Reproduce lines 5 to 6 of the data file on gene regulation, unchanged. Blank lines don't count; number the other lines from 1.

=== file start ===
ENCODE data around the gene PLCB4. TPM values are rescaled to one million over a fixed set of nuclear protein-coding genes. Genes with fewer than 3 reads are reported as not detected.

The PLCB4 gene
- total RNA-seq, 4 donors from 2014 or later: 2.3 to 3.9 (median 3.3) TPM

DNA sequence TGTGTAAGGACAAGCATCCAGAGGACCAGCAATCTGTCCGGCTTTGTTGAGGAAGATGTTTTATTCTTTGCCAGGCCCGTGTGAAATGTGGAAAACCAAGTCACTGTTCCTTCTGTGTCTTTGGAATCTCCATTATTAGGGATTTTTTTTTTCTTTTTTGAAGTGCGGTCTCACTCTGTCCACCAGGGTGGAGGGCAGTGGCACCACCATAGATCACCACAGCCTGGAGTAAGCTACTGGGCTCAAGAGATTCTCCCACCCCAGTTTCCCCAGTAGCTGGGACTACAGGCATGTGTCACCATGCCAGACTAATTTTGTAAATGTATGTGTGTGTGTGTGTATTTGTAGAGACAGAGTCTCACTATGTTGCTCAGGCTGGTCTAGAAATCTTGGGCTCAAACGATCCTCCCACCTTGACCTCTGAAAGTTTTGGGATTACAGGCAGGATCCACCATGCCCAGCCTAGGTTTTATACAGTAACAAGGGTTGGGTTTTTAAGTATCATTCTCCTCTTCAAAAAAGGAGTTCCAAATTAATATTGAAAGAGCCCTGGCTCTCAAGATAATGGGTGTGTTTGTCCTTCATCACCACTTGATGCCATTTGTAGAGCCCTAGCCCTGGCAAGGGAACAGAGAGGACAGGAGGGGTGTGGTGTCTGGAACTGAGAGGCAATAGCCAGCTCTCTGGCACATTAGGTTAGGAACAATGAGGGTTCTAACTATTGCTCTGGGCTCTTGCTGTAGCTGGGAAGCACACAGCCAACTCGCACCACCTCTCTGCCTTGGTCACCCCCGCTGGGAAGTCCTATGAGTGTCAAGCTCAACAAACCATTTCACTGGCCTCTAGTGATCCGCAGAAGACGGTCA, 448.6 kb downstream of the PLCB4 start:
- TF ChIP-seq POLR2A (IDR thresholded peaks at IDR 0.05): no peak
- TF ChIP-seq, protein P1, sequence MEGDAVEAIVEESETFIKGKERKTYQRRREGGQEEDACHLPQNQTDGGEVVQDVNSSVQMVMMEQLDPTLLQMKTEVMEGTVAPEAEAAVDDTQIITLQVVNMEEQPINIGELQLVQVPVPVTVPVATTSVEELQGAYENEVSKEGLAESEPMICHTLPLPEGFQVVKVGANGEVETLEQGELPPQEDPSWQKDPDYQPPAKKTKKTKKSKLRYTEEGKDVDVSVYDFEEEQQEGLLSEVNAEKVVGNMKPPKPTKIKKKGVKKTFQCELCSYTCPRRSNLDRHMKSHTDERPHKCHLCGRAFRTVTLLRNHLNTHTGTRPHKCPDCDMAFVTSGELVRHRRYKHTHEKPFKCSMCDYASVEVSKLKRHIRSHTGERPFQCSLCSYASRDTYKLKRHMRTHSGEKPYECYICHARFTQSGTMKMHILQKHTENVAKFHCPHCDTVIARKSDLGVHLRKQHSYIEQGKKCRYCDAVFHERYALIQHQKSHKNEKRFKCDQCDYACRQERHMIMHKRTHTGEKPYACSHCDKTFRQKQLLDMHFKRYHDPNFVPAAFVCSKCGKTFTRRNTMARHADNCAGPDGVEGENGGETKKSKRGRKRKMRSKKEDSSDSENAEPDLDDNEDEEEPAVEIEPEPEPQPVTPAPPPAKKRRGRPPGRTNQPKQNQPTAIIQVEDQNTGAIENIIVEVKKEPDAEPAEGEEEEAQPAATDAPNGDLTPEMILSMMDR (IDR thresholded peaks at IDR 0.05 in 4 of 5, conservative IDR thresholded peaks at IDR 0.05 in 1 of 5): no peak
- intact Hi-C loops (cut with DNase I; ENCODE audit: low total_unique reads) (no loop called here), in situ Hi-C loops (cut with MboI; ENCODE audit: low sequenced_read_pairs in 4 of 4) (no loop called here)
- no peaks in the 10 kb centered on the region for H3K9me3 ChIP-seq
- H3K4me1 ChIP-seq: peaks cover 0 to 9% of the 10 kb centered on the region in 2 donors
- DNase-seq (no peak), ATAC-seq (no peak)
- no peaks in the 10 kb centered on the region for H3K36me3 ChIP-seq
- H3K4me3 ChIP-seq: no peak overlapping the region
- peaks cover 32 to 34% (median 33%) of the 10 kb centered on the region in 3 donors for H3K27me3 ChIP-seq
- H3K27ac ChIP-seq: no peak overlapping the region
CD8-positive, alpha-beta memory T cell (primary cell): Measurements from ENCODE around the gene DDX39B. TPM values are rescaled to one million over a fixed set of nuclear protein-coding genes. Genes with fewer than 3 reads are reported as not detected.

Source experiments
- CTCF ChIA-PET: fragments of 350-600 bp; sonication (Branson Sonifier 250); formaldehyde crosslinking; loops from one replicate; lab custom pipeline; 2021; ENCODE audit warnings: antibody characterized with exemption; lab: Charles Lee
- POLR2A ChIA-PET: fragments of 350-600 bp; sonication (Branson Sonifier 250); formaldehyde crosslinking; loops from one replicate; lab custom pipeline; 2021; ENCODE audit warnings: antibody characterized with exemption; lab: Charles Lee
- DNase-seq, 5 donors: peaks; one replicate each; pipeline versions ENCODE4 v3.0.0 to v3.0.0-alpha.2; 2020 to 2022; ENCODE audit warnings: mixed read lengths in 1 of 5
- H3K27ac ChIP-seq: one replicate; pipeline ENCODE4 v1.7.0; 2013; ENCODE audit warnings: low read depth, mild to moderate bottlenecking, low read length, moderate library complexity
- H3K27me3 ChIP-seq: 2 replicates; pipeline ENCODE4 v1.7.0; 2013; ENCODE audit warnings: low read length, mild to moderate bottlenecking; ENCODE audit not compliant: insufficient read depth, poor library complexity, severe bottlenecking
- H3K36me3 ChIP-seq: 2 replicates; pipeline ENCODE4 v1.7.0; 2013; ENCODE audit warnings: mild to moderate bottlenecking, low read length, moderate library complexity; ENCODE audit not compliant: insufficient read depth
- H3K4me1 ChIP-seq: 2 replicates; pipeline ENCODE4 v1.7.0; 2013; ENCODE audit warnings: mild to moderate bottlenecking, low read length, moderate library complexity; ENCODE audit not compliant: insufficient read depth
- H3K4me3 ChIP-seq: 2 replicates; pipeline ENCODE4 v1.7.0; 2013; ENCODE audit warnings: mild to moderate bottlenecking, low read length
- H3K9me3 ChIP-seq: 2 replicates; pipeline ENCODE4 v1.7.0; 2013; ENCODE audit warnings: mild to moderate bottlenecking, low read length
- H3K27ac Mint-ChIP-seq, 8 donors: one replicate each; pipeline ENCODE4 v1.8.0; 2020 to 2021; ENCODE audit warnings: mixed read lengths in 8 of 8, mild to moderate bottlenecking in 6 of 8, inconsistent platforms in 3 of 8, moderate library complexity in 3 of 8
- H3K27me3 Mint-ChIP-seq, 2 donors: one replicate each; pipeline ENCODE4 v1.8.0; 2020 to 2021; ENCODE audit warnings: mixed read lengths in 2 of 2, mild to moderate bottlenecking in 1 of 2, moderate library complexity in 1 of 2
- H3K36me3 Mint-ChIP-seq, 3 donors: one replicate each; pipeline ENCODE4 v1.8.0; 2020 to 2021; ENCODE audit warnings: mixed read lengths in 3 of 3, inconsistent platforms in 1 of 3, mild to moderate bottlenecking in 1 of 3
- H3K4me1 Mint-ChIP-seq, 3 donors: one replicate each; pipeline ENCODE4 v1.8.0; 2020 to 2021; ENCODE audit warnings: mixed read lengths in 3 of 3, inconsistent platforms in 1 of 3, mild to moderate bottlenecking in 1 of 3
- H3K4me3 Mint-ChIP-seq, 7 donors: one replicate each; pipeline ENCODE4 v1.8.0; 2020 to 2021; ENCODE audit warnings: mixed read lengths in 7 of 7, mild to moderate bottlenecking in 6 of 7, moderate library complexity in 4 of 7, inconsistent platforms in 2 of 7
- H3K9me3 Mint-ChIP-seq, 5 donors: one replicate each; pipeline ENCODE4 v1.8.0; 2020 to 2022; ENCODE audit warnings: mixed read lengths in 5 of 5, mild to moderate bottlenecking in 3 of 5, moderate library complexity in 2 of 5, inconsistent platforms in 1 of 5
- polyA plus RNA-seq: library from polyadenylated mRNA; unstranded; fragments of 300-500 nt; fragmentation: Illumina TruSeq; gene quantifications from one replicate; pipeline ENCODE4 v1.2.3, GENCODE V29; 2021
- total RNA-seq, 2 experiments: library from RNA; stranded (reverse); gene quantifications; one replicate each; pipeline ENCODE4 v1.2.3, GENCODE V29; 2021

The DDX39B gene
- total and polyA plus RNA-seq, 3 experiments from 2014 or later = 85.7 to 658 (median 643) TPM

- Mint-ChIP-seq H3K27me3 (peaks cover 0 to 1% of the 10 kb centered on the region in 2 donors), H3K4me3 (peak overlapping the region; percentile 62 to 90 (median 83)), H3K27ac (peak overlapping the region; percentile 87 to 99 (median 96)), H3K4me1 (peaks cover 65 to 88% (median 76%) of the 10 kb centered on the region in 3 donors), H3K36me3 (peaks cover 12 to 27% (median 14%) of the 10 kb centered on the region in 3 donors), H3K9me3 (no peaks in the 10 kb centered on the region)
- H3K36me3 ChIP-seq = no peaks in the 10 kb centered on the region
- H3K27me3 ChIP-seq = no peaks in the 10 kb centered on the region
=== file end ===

- TF ChIP-seq POLR2A (IDR thresholded peaks at IDR 0.05): no peak
- TF ChIP-seq, protein P1, sequence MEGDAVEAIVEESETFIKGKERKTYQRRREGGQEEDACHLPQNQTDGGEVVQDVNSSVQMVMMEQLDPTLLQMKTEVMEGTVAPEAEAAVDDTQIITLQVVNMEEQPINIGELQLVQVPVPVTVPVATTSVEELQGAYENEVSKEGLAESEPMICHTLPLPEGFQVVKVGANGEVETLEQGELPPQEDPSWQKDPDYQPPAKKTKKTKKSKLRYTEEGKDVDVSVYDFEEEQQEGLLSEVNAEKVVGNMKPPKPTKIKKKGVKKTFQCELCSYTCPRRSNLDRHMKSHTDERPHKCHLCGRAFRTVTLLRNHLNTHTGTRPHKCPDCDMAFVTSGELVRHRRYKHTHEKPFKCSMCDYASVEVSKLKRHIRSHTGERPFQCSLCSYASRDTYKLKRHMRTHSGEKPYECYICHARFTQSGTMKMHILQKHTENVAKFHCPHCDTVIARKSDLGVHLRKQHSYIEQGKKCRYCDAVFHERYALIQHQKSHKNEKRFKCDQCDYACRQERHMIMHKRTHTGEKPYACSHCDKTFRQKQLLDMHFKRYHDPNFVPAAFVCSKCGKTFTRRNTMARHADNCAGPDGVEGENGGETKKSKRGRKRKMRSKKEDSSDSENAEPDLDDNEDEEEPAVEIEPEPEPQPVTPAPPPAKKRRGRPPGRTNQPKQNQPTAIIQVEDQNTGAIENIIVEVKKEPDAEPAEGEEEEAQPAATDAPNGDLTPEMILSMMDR (IDR thresholded peaks at IDR 0.05 in 4 of 5, conservative IDR thresholded peaks at IDR 0.05 in 1 of 5): no peak